In the rodeo world, he’s larger than life – considered by his peers to be simply the best. But in Red Bluff, “I’m just the John Growney who was born and raised here,” he said. “I’m just me.”
That’s one of the many things that keeps the legendary stock contractor hanging his hat in the town where his family has lived for five generations. “Red Bluff was made great long before me, and long before my dad,” Growney said. “It’s one of the biggest ranching communities around. Everybody can be a cow man here, whether you run 10 cows or 10,000 cows.”
The son of a car salesman, Growney began riding bulls in high school. By his late 20s, he had enough bulls and horses to start a stock contracting business. Soon he’d gathered enough animals to put on amateur rodeos, and it wasn’t long before the owners of a pro rodeo company asked Growney to buy them out. Today, Growney Brothers Rodeo Co. is one of the primary providers of bulls and bucking horses for rodeos on the West Coast.
Growney gained national notoriety in the late 1980s when he bought the legendary Red Rock, who had never been ridden successfully in 309 attempts. In a best-of-seven showdown, the year’s top bull rider, Lane Frost, was able to ride Red Rock four times. The matchup pushed rodeo’s popularity through the roof and well outside of the rodeo world.
A year later, Frost was killed by a bull, and his career was the subject of the film “8 Seconds.” Growney – who made a cameo in the movie – decided not to let another bull rider ever sit on Red Rock’s back. Red Rock and Frost are both in the Pro Rodeo Hall of Fame. The bull died in 1994 on Growney’s ranch, where he is buried under an oak tree.
It’s right on that ranch that he declares, “I’ve never had a real job. What I do has never been work. Everything I do is fun. I’m 63, but I feel like I’m 18.”
His career takes him all over the country (he participates in 24 rodeos per year), and Red Bluff’s rodeo activities are known virtually everywhere he goes. “When I go somewhere in New York, people know about the Red Bluff Round-Up and the Bull and Gelding Sale. They’re huge in the livestock rodeo world.”
That didn’t just happen overnight. “Somebody 80 years ago had the foresight to make Red Bluff important,” Growney said. “That was back when everybody would pull together. There was a volunteer base, with people wanting to make things better for our community.”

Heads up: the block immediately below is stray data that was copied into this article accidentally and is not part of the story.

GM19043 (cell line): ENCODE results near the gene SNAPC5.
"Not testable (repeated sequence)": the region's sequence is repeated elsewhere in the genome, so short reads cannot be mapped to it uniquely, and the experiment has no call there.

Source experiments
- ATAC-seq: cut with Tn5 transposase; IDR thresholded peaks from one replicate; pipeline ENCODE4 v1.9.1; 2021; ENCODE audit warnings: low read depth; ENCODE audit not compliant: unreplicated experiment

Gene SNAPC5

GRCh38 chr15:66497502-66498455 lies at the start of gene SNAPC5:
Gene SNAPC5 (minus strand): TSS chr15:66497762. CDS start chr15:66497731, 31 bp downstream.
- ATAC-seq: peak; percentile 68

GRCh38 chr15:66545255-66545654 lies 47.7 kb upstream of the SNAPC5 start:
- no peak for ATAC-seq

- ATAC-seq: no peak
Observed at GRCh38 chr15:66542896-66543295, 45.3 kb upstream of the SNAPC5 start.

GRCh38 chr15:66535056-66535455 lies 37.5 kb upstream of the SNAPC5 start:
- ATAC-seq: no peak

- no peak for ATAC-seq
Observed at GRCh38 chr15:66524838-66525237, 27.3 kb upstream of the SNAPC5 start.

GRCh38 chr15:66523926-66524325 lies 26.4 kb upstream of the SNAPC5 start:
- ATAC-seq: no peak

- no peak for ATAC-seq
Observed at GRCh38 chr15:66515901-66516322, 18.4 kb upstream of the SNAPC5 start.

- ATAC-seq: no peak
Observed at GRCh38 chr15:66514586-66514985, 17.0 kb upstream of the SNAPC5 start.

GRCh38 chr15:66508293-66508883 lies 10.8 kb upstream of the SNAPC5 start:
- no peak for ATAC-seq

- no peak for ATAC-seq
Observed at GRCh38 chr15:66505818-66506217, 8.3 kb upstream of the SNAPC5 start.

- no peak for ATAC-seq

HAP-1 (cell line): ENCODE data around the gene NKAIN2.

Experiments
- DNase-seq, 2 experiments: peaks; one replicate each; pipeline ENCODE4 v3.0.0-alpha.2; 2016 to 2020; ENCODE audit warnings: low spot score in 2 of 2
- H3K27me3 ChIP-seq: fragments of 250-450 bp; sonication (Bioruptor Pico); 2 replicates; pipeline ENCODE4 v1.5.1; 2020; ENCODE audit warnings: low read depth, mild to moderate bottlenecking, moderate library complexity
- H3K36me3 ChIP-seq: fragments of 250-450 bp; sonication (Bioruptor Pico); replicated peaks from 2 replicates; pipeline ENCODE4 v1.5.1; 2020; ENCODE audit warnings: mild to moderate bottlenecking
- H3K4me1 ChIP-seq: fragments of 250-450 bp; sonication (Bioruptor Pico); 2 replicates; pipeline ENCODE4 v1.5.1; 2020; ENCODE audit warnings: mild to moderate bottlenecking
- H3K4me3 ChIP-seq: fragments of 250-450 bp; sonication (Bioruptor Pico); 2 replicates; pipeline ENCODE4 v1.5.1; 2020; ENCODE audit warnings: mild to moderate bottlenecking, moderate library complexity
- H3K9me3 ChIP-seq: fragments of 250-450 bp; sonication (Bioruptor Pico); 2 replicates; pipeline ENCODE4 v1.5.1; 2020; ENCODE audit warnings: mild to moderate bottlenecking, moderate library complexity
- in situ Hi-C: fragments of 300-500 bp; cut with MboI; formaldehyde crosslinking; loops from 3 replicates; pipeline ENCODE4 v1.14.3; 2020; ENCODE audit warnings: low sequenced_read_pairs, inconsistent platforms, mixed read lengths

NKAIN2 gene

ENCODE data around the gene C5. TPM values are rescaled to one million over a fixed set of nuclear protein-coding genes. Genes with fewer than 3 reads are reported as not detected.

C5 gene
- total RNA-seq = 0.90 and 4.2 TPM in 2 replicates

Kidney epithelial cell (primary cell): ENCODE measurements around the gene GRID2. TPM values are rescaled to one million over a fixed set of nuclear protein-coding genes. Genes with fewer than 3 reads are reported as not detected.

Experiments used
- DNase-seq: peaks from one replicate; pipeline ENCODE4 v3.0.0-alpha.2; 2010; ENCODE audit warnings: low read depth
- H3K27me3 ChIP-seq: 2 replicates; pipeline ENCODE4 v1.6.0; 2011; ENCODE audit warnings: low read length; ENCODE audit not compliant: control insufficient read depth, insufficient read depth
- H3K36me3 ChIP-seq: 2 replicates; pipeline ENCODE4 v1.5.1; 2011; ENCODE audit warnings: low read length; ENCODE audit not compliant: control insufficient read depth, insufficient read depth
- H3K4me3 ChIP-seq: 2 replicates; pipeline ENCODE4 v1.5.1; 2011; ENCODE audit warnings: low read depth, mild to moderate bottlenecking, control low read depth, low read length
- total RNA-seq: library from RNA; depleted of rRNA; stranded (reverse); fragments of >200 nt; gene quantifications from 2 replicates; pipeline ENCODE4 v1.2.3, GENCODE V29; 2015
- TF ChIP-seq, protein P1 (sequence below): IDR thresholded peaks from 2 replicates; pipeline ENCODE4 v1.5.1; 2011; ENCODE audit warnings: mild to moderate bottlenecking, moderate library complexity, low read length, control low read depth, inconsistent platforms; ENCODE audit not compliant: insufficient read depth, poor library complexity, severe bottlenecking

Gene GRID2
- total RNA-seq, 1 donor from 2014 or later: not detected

Today’s society isn’t as community-focused as it was back then, which is tragic, he said. “I want nothing but the best for my community. I do everything I can to push it forward. People don’t get involved anymore – they’re trying to survive, to raise their families – but the community is why we stay here and people need to be involved.”
His career is one of several that is featured in the documentary “Cowboy Up,” which provides a glimpse into rodeo life. He was named Man of the Year in 2012 by the Tehama County Cattlemen and Cattlewomen, and Growney Brothers Rodeo Company has been named the Stock Contractor of the Year by the Professional Rodeo Cowboys Association.
Being a rodeo man is about much more than bulls and broncs, Growney said. “Something that started as a hustle for me 30 years ago became true friendships and relationships,” he said. “I’ve seen generations die and generations be born. I’ve been to funerals, weddings and baptisms. Everywhere we go, we have family. They expect us to stay with them, to eat with them. Our lives are intertwined.”
And just like his father and grandfather before him, he’s not going anywhere. “I love Red Bluff. I adore Red Bluff. My nephew is seventh-generation, and I am fifth generation – I hold that very dear,” he said. “I know I’m loved in my community. Here, I know 10,000 people and I love that. I’m glad my great-great-grandfather chose to live in Red Bluff. This is my anchor.”